With the Summer Olympics just a few months away, Nike and Adidas have begun unveiling some of the new apparel for athletes competing in London. Both companies have tried to improve their equipment by focusing on sustainability and making the uniforms out of recycled fabrics, but I wonder if some of the other innovations are crossing the line.

These athletic apparel companies are making uniforms that lead to faster times threatening to blur the line between high-tech outfits and illegal performance-enhancing methods. Is this ethical?

At the 2008 Olympics, Nike unveiled its state-of-the-art Flywire technology. Inspired by the architectural elegance of suspension bridges, Flywire gives runners dynamic movement of the foot while significantly cutting down weight. Starting out as a running aid, it has now been successfully incorporated into sports equipment such as basketball shoes, tennis shoes, cleats, and even shirts and shorts.

Adidas is outfitting Olympians from Great Britain and Australia with skin-like uniforms, allowing for dynamic and freer movement. Australian gold medal hurdler Sally Pearson remarked that she felt almost naked when she first put on her official team uniform.

In Beijing four years ago, Nike created cooling vests for long-distance runners to combat the incredible heat and humidity in the Bird's Nest. One of the athletes using the vests, Shalane Flanagan, wound up winning the bronze medal in the 10,000-meter run. In a similar case, Kenenisa Bekele, arguably the greatest long distance runner ever, completed a historic double-double: he won the 5000- and 10,000-meter runs in Beijing after doing the same in Athens four years prior. In Beijing, he was wearing Nike Flywire spikes. Little things like this make a world of a difference on the Olympic stage.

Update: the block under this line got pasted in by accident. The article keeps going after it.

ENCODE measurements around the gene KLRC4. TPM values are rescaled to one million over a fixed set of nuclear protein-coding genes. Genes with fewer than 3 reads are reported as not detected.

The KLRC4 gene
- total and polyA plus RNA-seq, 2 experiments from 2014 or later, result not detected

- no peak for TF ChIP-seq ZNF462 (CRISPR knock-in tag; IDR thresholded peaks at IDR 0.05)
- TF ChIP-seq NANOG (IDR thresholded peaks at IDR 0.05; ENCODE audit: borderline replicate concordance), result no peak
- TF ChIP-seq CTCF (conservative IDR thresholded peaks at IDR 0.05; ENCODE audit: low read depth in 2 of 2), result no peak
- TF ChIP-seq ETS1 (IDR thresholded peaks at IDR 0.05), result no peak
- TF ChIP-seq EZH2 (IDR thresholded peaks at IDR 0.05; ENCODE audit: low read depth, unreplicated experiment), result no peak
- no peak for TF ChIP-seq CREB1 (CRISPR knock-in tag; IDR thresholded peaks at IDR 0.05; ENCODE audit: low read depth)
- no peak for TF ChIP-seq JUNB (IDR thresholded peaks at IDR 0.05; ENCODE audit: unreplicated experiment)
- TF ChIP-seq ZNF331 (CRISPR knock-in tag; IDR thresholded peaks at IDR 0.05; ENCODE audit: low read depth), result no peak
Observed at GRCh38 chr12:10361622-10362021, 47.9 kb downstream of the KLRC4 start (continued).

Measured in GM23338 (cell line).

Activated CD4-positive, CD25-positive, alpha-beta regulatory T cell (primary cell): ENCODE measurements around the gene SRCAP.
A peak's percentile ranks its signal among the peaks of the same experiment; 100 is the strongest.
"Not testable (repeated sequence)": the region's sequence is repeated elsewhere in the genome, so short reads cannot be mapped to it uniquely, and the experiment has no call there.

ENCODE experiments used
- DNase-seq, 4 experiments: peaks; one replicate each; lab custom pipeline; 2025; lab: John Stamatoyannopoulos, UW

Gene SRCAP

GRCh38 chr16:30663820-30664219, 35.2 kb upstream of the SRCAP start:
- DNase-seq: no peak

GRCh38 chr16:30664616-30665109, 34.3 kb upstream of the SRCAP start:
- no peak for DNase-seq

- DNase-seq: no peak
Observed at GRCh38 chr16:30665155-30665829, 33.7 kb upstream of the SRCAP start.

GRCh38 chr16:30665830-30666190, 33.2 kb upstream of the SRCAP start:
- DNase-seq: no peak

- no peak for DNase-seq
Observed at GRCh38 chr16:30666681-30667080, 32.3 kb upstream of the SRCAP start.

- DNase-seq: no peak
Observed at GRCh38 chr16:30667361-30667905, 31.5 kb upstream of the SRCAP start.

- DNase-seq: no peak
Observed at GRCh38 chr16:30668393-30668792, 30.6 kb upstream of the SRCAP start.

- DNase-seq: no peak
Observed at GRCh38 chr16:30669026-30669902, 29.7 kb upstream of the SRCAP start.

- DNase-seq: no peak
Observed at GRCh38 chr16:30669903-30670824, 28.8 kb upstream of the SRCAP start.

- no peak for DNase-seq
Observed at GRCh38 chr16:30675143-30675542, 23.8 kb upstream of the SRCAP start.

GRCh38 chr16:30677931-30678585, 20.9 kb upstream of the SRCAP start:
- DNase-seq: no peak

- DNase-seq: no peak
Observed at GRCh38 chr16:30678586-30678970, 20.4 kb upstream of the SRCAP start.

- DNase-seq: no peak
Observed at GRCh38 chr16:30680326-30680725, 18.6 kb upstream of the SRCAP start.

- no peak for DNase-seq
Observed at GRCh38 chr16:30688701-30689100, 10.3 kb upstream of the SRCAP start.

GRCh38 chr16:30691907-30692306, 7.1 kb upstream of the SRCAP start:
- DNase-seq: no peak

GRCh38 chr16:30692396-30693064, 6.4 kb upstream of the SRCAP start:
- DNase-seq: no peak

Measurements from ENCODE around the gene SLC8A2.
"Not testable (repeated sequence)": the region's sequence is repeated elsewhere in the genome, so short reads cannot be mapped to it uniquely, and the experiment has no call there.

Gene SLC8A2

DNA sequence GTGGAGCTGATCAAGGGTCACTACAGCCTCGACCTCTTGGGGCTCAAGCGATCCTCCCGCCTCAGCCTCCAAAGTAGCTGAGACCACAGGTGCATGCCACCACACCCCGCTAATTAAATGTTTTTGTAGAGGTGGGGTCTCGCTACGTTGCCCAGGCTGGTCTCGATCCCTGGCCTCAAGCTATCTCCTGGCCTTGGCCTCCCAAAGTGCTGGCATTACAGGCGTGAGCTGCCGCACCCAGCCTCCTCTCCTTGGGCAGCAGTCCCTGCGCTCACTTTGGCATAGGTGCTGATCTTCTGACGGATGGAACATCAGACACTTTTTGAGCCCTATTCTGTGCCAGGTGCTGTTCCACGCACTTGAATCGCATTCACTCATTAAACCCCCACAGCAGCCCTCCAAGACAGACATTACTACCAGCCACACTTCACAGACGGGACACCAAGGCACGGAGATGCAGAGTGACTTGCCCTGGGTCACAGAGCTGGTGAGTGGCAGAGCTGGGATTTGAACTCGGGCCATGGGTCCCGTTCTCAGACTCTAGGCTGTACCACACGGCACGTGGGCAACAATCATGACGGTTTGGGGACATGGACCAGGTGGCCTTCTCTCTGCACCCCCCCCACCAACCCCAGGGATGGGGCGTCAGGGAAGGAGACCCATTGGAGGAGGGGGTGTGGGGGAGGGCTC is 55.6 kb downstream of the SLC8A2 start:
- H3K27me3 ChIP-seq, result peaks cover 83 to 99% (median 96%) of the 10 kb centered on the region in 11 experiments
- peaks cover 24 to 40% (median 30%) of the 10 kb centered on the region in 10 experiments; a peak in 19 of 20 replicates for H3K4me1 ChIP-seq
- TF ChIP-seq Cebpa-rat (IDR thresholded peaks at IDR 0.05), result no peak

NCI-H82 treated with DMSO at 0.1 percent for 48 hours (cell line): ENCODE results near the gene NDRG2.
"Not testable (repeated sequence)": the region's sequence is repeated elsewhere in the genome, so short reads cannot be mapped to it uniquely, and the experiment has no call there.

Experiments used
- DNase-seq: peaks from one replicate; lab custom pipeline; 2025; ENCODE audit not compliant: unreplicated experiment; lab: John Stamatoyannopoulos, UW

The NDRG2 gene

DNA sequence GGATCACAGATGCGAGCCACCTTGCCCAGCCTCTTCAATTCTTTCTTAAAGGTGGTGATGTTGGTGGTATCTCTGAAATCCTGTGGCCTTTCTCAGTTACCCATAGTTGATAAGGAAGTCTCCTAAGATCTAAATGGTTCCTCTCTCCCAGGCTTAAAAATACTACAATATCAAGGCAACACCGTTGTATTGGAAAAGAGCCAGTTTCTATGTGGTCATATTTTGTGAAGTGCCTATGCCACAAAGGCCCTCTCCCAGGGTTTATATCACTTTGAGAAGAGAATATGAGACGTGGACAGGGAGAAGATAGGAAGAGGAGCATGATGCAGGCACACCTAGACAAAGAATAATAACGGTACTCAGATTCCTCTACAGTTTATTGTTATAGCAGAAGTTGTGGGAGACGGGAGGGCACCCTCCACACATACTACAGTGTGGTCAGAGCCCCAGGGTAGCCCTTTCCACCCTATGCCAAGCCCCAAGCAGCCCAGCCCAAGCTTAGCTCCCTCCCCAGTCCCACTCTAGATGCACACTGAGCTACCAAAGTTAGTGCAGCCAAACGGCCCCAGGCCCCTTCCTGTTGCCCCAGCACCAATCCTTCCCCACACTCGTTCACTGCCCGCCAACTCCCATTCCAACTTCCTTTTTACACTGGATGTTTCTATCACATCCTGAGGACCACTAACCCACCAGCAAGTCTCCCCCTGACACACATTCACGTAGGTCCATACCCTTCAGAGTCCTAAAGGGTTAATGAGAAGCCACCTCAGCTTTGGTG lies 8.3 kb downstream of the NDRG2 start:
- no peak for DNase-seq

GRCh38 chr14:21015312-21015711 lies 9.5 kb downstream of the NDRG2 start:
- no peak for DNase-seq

Advancement of technology in the sporting world is inevitable, but we've gotten to the point where stellar Olympic performances call for equipment that borders on science fiction.

In February 2008, Speedo unveiled its LZR suit, a full-body swimsuit that increases buoyancy and allows better oxygen flow to the muscles. Nearly everyone who wore that suit in Beijing wound up on the medal podium. Records were being rewritten nearly every day; the Fédération Internationale de Natation (International Swimming Federation) wound up banning it to increase parity in the sport.

So where do we as sports fans draw the line between outstanding performances and superhuman ones? Should we censure any runner who sports the latest innovation in shoes and apparel or the swimmer who is testing the latest swimsuit? What about Adidas' current construction of special soccer balls that enhances ball rotation and speed in World Cup games? When do we say these innovations are too much?

Should we institute a minimalist model, where we strip down every sport to the bare essentials so we can determine which athlete best exemplifies the Olympic motto of "Faster, Higher, Stronger"? That all depends on what we want to get out of sports. We have to answer whether we watch them for the storylines—to learn about the athletes on and off the field—or simply for the sake of performance, standards be damned. I don't know where the line starts, but come London in August, we'll see where it finishes.